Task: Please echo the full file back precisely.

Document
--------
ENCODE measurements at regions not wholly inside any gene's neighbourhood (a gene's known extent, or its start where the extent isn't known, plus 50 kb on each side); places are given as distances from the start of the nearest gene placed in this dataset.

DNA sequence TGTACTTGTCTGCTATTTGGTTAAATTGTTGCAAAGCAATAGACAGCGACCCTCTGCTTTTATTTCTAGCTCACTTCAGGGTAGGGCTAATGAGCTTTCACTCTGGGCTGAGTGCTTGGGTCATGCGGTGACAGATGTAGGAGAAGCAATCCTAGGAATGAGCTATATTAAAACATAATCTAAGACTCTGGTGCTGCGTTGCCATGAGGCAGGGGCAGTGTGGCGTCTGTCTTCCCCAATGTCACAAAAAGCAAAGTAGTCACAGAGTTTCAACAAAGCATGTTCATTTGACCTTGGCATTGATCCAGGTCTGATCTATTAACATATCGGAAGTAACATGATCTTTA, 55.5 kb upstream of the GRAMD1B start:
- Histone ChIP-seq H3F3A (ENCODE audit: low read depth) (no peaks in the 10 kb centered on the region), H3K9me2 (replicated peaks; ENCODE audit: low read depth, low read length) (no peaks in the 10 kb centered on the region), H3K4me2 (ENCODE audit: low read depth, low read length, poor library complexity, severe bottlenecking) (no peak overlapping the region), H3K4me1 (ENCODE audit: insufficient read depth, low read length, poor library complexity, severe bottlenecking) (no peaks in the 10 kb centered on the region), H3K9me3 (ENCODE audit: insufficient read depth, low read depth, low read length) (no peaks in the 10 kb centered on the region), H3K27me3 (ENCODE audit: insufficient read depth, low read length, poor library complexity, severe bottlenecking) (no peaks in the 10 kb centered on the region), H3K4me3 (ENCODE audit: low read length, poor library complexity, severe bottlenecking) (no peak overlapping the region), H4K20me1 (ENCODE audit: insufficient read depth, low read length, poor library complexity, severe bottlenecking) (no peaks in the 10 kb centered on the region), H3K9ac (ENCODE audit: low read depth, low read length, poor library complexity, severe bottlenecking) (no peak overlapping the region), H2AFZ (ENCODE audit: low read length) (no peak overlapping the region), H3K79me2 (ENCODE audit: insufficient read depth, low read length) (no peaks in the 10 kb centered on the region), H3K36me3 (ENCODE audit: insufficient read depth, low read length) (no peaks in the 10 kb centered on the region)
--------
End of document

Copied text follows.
ENCODE measurements at regions not wholly inside any gene's neighbourhood (a gene's known extent, or its start where the extent isn't known, plus 50 kb on each side); places are given as distances from the start of the nearest gene placed in this dataset.

DNA sequence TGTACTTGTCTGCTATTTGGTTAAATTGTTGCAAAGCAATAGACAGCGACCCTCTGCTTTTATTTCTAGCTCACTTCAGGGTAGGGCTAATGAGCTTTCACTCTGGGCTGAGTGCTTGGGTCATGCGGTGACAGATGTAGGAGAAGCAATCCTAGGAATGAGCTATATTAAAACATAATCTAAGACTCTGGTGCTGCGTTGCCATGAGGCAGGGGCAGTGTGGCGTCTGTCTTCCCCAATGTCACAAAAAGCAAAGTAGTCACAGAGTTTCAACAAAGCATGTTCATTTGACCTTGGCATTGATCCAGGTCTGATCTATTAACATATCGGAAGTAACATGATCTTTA, 55.5 kb upstream of the GRAMD1B start:
- Histone ChIP-seq H3F3A (ENCODE audit: low read depth) (no peaks in the 10 kb centered on the region), H3K9me2 (replicated peaks; ENCODE audit: low read depth, low read length) (no peaks in the 10 kb centered on the region), H3K4me2 (ENCODE audit: low read depth, low read length, poor library complexity, severe bottlenecking) (no peak overlapping the region), H3K4me1 (ENCODE audit: insufficient read depth, low read length, poor library complexity, severe bottlenecking) (no peaks in the 10 kb centered on the region), H3K9me3 (ENCODE audit: insufficient read depth, low read depth, low read length) (no peaks in the 10 kb centered on the region), H3K27me3 (ENCODE audit: insufficient read depth, low read length, poor library complexity, severe bottlenecking) (no peaks in the 10 kb centered on the region), H3K4me3 (ENCODE audit: low read length, poor library complexity, severe bottlenecking) (no peak overlapping the region), H4K20me1 (ENCODE audit: insufficient read depth, low read length, poor library complexity, severe bottlenecking) (no peaks in the 10 kb centered on the region), H3K9ac (ENCODE audit: low read depth, low read length, poor library complexity, severe bottlenecking) (no peak overlapping the region), H2AFZ (ENCODE audit: low read length) (no peak overlapping the region), H3K79me2 (ENCODE audit: insufficient read depth, low read length) (no peaks in the 10 kb centered on the region), H3K36me3 (ENCODE audit: insufficient read depth, low read length) (no peaks in the 10 kb centered on the region)